Self-Management for Depression
Here are a few reminders of the options for self-managing your Depression - please scroll down for more links to Services & Resources.
TALK TO SOMEONE
Talking to someone you trust - a friend or a family member - might seem hard initially, but many find it can help to share their experiences. Just having someone listen to you and show they care, can help you to them feel better.
If you feel unable to speak to someone you know, you could call an online support service such as The Samaritans. See below for details.
The following will likely remain as a work-in-progress - being added to & updated on a regular basis. Please offer your suggestions for inclusion, or nudge me over links which are outdated or broken.
For information on all things Mental Health
For local support, treatment options, advocacy services & mental health problems:
MIND Infoline Tel: 0300 123 3393, Text: 86463, email: firstname.lastname@example.org,
Post: Mind Infoline, PO Box 75225, London E15 9FS
Talk to Someone:
SAMARITANS Tel: 116 123
Here's my blog post on the gender split that exists when it comes to feelings.
Talk to a support group:
These are online groups run by the big names. But there will be smaller, local groups. Get recommendations from other online members, check with your local Mind office & your GP's Surgery. If you have a Mental Health First Aider at work, they will also have information on local groups.
Finally, a couple of blog posts you may find helpful: Finding your Tribe and What you get from a Life Coach that you can't get from friends.
Talk to a therapist:
These are the primary governing bodies in the UK for Counselling & Psychotherapy.
The first link below provides information on types of therapy & the second link to their find a therapist service.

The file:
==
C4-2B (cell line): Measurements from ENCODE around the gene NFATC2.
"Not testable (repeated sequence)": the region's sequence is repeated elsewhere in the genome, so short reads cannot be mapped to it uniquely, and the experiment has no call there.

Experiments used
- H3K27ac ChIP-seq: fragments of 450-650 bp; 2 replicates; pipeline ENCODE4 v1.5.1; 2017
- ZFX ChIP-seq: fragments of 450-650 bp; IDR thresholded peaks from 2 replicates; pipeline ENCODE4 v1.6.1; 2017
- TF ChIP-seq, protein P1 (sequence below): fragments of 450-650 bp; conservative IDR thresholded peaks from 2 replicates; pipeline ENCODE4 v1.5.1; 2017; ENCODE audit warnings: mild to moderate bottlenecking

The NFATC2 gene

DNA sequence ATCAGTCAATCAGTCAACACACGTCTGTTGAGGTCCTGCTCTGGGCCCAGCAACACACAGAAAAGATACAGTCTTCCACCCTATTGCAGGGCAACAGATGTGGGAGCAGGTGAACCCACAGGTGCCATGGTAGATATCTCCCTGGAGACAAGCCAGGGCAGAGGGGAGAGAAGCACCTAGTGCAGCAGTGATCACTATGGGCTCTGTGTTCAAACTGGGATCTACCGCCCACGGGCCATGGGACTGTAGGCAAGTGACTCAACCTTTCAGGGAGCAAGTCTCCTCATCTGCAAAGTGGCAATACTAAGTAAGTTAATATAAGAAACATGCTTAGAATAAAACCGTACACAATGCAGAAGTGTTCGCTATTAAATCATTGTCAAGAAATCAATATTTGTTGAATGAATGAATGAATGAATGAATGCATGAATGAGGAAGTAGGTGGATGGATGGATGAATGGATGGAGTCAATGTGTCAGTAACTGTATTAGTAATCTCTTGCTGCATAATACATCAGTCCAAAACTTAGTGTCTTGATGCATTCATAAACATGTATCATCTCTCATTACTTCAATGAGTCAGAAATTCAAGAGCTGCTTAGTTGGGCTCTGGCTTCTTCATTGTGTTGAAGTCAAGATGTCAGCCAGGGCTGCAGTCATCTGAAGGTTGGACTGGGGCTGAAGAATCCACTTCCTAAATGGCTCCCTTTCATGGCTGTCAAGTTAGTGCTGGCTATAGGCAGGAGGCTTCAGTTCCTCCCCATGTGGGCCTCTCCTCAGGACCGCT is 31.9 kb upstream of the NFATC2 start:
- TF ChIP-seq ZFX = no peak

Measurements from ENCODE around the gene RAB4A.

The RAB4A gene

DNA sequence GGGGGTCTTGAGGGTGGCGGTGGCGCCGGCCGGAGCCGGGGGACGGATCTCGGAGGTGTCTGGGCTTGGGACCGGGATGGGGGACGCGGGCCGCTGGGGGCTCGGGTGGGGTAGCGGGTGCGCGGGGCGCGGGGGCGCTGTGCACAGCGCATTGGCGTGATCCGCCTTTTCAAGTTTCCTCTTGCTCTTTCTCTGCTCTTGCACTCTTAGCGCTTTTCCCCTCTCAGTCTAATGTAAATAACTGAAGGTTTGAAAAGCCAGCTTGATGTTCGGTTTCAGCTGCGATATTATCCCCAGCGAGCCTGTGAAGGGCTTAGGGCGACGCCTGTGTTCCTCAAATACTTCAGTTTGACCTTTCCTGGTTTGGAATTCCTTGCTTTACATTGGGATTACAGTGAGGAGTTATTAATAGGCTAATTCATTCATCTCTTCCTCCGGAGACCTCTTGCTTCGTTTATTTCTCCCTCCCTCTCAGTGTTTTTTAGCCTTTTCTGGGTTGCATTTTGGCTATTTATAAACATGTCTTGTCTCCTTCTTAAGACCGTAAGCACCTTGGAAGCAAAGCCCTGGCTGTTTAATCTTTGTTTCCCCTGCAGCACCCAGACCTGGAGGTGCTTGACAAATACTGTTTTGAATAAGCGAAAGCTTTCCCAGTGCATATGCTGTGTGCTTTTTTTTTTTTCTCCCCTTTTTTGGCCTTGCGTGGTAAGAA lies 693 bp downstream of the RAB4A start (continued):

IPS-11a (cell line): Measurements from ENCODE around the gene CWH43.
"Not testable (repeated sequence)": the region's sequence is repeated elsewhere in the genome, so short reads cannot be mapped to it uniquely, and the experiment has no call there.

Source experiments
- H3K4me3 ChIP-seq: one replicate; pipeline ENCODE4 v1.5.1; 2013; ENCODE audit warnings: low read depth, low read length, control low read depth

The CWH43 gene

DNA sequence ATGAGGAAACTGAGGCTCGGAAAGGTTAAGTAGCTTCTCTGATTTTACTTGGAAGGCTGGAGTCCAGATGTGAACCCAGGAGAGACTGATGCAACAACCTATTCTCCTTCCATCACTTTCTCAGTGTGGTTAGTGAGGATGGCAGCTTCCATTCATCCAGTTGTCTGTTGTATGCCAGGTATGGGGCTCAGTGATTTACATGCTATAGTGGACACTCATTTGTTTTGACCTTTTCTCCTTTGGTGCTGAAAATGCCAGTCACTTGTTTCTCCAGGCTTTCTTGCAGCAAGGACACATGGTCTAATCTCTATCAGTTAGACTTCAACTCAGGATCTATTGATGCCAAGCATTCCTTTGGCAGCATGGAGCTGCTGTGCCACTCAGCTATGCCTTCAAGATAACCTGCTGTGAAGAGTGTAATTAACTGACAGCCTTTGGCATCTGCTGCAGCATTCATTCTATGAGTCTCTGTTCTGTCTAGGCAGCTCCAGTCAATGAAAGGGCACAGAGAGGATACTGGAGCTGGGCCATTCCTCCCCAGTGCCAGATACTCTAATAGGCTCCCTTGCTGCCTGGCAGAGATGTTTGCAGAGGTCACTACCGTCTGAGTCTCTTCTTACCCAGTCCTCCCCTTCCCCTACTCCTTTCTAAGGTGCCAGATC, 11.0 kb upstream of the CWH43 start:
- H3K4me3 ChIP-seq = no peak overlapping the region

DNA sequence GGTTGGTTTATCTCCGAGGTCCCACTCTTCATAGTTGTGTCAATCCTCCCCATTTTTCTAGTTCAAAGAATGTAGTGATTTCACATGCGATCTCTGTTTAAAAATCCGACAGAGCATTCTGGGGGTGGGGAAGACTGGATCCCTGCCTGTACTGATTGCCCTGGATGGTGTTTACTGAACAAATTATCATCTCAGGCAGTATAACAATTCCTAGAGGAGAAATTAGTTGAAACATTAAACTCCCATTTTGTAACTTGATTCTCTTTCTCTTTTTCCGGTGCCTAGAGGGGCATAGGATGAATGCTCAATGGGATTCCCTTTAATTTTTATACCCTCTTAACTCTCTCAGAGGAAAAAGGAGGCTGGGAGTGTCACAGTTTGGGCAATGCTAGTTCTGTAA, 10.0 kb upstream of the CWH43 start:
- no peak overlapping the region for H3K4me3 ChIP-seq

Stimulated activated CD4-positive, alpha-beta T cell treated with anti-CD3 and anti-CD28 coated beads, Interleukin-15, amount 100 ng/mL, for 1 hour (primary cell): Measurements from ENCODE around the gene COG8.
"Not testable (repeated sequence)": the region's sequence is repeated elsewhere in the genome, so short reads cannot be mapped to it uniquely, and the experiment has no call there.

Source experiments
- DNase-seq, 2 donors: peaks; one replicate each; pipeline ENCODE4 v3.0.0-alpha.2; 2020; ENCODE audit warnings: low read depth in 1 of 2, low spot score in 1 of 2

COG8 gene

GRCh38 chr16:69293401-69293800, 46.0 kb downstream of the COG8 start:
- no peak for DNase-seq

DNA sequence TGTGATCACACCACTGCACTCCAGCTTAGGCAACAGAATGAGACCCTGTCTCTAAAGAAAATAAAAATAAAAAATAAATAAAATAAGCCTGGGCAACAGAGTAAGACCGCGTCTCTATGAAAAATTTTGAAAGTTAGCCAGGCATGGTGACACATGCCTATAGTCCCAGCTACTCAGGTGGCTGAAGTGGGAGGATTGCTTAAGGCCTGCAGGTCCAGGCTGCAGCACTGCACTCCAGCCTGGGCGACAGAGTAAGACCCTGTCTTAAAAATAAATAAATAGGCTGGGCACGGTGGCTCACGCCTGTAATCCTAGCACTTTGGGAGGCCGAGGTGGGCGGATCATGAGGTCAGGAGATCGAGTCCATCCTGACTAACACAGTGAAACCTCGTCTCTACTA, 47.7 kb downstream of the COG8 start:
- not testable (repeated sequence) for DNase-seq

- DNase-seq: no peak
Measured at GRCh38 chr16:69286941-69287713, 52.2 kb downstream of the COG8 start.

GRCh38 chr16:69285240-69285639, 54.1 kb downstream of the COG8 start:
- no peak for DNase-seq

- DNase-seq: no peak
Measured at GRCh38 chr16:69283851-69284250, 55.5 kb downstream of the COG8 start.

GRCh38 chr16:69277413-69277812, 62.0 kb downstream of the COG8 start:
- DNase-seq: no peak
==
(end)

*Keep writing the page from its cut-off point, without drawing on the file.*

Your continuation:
You can also refer yourself direct for psychological therapies in England via
Finally, a Blog post on the subject of when you should talk to a professional.
The Calm and Breethe apps (below) both offer sleep stories & soundscapes which aid falling asleep, but a regular bedtime routine is also most beneficial.
Finally, my blog post on How to get good quality sleep offers 16 tips.
Mindfulness & Meditation:
Blog post coming soon. But in the meantime, my blog post about the importance of self knowledge could be useful.
I was given the Vitamin & Mineral profile questionnaire (in the PDF below) many years ago by a Nutritionist. I've found it useful, and regularly re-dc it to check I'm getting the nutrients I need from my diet. If not, this allows me to alter my diet and/or to supplement as needed.
Blog post coming soon.
If you prefer to self-educate:
A great advocate of self-education, you can read why in my blog post on the subject of how Self-Care starts with Education.
MSE's Academy of Money is a free collaboration between Martin Lewis & The Open University providing the skills and knowledge to master your finances.
Reading Well supports the understanding & management of health using helpful reading. Books are all recommended by health experts & those with lived experience of the conditions and topics covered. The link takes you to the mental health specific list, but it is well worth taking the time to browse widely.
TED Talks provide a free library of videos on a vast array of subjects from speakers worldwide. The link takes you to their selection of depression-related videos.